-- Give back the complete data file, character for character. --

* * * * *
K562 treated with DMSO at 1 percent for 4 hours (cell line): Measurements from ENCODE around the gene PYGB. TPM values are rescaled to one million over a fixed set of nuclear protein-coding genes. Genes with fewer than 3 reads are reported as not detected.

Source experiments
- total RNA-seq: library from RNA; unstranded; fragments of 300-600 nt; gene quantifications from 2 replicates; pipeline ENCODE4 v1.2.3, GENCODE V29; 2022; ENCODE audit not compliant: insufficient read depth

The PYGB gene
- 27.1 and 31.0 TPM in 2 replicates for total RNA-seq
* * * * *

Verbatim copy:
K562 treated with DMSO at 1 percent for 4 hours (cell line): Measurements from ENCODE around the gene PYGB. TPM values are rescaled to one million over a fixed set of nuclear protein-coding genes. Genes with fewer than 3 reads are reported as not detected.

Source experiments
- total RNA-seq: library from RNA; unstranded; fragments of 300-600 nt; gene quantifications from 2 replicates; pipeline ENCODE4 v1.2.3, GENCODE V29; 2022; ENCODE audit not compliant: insufficient read depth

The PYGB gene
- 27.1 and 31.0 TPM in 2 replicates for total RNA-seq